Microsoft fall Surface event set for tomorrow September 22nd at 11am ET will see the company reveal the major refresh of the Surface Pro 8 while the SQ3-powered Surface Pro X, Surface Go 3 will only see internal upgrades. Surface Duo 2 will see some welcomed improvements and the all-new Surface Book 4 will see an all-new design. The wild card devices will be an SQ3-powered Surface Laptop, Surface Neo, the long-overdue Surface Studio 3 and maybe a Surface Go X. Check out our roundup below.
Surface Pro 8
Surface Pro 8
The leak alleges Surface Pro X-style, 13-inch PixelSense display with 120Hz refresh rate, two thunderbolt ports and removeable SSDs. The Surface Pro X and Surface Pro 8 will differ externally in one major way, venting. Only one Surface Pro configuration utilizes a fan, the Intel Core i7. Both the Core i3 and i5 variants are fanless but still may need the vent to vent its heat. So, while the image is definitely a Surface Pro X most of the specs may be true. The only spec with a giant-sized question mark over it is Thunderbolt. Microsoft has cited Thunderbolt as a security risk in the past and unless that has actually changed, we don’t expect Microsoft to support it.
It is clear that Microsoft is holding Surface Pro back, but what is not clear is why. Microsoft launched the Surface brand on with Surface RT and Surface Pro, so clearly Microsoft’s aging Surface Pro has had importance over 7-8 generations. Today, the Surface Pro 7+ (the latest Surface Pro) is near indistinguishable from a Surface Pro 5. Both devices were released 3-years apart and share the same chassis design, the same thick display bezels but each generation comes with newer Intel CPUs. So why hasn’t Surface Pro gotten any love? Because of Surface Pro X and the platform it represents…Windows on Arm. When Surface Pro X launched, it had followed two-years of Windows on Arm platform development and many 3rd-party OEM devices. Surface Pro X launched with the sleekest Surface Pro design yet, powerful cameras, a beautiful display, a show stopping pen charging cradle in the keyboard and Microsoft’s first-ever self-branded Arm CPU running Windows 10 on Arm. Surface Pro 7 was unveiled before Surface Pro X at the same event and for good reason, Microsoft was going to hold Surface Pro back, so that Surface Pro X and by extension Windows on Arm could grow. So, three years down the road now, will Microsoft finally deliver the Surface Pro 8 everyone has been waiting for or let the upcoming 3rd-generation Surface Pro X lead the Surface Pro category from now on?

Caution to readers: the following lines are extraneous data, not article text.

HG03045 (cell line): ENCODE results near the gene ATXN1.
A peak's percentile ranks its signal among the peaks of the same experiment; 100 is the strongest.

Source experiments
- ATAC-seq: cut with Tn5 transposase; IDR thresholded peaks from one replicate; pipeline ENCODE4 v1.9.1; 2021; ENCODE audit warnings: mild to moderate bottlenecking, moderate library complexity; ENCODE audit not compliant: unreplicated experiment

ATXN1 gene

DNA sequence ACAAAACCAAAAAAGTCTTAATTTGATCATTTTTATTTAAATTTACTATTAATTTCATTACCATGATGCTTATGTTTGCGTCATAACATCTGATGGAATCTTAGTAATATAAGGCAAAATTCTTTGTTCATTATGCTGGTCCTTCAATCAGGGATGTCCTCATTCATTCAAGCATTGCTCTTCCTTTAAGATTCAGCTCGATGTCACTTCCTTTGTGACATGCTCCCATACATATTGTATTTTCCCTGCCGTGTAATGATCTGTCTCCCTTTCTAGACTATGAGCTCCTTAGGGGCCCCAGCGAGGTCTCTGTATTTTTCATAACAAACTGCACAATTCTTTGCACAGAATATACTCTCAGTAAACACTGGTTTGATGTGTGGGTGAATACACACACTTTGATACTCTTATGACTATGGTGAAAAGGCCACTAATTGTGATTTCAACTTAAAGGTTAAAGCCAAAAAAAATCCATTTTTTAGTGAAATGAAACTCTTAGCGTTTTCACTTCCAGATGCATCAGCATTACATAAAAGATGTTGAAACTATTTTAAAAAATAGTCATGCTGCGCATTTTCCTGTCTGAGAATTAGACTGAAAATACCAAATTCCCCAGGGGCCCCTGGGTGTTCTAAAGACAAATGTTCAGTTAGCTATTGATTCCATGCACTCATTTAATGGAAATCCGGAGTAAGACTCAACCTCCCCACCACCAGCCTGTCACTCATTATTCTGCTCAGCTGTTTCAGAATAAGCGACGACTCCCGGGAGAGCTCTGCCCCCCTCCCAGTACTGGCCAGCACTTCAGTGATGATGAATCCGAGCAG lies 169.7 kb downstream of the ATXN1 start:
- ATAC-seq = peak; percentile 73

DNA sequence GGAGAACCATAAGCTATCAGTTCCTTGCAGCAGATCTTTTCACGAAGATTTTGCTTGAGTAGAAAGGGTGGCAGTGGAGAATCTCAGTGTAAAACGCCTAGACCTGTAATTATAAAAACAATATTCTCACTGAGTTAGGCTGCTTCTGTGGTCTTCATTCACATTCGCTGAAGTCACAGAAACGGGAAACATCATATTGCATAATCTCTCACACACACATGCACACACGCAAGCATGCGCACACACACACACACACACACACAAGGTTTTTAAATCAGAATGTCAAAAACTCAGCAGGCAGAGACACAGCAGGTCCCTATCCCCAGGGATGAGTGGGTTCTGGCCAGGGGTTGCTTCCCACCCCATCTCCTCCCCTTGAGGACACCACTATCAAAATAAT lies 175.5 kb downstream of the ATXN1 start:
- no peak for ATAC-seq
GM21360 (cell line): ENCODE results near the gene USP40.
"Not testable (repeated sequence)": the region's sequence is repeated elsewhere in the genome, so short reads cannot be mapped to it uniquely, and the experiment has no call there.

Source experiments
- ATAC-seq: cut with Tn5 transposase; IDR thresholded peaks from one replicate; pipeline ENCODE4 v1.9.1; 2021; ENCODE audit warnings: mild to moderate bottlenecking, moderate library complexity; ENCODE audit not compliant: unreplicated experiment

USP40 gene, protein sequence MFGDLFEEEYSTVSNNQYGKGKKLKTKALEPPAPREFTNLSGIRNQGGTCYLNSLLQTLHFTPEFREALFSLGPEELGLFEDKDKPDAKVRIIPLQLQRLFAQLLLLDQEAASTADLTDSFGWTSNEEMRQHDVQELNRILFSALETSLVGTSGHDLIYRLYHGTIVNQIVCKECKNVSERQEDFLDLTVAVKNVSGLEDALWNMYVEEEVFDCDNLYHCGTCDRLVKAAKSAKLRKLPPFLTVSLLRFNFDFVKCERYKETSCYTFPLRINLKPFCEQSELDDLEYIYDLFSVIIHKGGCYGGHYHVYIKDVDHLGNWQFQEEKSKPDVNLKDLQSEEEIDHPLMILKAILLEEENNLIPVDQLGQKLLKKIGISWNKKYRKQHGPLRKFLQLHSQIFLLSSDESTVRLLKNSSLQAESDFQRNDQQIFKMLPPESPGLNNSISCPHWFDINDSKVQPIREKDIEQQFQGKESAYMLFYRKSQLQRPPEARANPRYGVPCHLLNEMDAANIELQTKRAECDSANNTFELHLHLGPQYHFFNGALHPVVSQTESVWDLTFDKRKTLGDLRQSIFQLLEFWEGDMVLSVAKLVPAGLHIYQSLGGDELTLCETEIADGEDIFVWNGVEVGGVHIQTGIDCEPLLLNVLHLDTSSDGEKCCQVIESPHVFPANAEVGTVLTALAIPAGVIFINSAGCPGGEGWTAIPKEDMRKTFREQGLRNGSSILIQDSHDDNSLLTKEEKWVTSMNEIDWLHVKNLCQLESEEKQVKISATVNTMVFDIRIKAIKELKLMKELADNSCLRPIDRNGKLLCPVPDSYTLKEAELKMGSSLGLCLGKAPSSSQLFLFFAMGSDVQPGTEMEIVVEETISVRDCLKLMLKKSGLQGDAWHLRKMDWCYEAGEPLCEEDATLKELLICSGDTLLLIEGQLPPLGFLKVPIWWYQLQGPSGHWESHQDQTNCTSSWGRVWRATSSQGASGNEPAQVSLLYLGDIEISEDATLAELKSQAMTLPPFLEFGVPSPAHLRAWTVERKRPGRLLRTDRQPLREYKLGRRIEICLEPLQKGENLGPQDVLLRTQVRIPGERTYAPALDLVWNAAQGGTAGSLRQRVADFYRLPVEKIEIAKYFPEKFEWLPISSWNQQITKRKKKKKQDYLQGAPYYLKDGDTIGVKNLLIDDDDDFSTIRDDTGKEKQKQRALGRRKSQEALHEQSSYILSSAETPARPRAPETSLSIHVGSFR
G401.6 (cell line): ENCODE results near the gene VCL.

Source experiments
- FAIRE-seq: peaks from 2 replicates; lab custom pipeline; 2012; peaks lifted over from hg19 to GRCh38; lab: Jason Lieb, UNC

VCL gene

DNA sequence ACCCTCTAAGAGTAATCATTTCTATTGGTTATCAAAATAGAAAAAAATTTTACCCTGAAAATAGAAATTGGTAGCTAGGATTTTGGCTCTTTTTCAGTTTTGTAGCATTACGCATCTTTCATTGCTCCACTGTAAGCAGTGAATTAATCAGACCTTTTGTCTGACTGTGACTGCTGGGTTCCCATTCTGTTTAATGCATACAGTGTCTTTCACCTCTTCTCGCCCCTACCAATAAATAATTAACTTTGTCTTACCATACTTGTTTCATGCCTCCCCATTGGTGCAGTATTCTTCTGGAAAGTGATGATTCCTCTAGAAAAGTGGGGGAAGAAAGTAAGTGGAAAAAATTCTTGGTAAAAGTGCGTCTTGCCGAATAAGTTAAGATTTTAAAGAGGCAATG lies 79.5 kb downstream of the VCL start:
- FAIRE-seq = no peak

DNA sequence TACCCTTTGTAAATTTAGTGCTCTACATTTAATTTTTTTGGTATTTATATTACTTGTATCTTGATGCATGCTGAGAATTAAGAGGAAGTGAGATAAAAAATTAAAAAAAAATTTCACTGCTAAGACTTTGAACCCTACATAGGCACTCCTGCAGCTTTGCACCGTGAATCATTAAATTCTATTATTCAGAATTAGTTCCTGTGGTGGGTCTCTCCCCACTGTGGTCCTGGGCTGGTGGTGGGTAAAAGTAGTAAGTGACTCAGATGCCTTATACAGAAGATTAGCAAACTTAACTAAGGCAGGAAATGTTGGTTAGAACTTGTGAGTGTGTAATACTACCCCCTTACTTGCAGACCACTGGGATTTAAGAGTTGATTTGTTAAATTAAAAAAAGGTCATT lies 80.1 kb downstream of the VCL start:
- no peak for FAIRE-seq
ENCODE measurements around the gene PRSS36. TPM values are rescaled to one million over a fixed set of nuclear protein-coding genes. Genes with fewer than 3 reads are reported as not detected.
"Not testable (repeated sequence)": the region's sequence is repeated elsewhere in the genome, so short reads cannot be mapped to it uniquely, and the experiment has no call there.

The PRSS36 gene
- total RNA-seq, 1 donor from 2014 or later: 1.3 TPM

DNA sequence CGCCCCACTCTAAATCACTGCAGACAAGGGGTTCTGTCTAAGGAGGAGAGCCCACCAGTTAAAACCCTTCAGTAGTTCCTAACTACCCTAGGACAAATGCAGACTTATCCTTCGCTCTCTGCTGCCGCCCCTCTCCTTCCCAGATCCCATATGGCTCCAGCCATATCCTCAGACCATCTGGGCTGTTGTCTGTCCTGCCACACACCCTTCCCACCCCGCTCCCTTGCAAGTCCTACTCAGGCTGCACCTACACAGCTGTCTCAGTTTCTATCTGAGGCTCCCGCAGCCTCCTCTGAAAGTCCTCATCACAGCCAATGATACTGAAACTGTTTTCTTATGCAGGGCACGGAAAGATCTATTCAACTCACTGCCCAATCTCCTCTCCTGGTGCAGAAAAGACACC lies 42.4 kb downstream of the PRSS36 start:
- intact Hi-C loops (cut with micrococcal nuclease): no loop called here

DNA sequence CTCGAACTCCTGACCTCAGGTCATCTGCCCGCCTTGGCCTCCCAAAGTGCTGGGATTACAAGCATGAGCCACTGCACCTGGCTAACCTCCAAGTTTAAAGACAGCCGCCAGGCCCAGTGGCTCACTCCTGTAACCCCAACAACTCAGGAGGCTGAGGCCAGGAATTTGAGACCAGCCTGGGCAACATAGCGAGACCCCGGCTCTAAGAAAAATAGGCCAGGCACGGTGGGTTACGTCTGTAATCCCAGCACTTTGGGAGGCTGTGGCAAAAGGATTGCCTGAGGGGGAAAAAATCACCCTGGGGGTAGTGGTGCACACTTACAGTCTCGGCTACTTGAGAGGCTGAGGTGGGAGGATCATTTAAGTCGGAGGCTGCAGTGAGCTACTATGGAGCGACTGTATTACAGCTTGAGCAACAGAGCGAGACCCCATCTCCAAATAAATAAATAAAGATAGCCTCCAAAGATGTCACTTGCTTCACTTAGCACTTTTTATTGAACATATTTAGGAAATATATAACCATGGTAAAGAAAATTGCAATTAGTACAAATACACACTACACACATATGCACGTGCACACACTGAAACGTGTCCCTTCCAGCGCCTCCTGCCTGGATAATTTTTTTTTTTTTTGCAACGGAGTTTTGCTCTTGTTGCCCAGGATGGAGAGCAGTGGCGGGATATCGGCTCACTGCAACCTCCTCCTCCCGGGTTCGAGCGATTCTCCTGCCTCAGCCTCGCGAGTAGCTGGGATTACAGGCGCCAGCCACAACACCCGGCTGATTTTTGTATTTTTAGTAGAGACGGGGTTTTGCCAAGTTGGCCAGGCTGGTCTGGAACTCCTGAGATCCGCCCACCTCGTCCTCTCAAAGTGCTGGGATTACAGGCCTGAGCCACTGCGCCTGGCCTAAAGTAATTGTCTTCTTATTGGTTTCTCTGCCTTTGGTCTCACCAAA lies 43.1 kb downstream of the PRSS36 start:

Surface Pro X (SQ3)
Surface Pro X is not only Microsoft’s ARM-platform flagship but it is also Microsoft’s flagship for the Windows 11 on Arm platform. Unfortunately, the second-generation Surface Pro X was not that exciting, a slightly overclocked SQ1 that was named SQ2, the addition of the Platinum finish and additional keyboard colors and no 5G connectivity was all we really got. There is a lot of hopes riding on a 3rd-generation Surface Pro X, powered by the upcoming SQ3-based Snapdragon 8cx Gen3. Now that Windows 11 on Arm includes x64 legacy app support, all the next Surface Pro X needs is more power and the upcoming SQ3 looks like it will deliver.
SQ3-powered Surface Laptop
When Apple launched their M1-powered MacBook Air and MacBook Pro, they virtually decimated their competition with the sheer performance the M1 chips produced. Both Microsoft and Qualcomm want to go toe-to-toe with Apple’s M1 by launching a true M1 MacBook Killer. Qualcomm’s upcoming Snapdragon 8cx Gen3 might be what we needed all along. Recent benchmarks point to a big improvement for Windows on Arm but not exactly the M1 MacBook Killer we are waiting for. One thing is for sure though, the ARMs Race is heating up.
Surface Go 3
The base model Surface Go 3 featured an Intel Pentium 6500Y and a high-end model. The base model features a new fanless Intel dual-core Amber Lake Y-Series chip that runs at 1.1-3.4 GHz. The base model Surface Go 3 with the Pentium Gold 6500Y scores 62% higher than the Surface Go 2 in the single core test and 47% higher than the Surface Go 2 in a multi-core test. The high-end model features a quad-core Intel Core i3-10100Y that runs at 1.3-3.9GHz. What all this amounts to is a significant performance jump for the Surface Go 3.
Surface Duo 2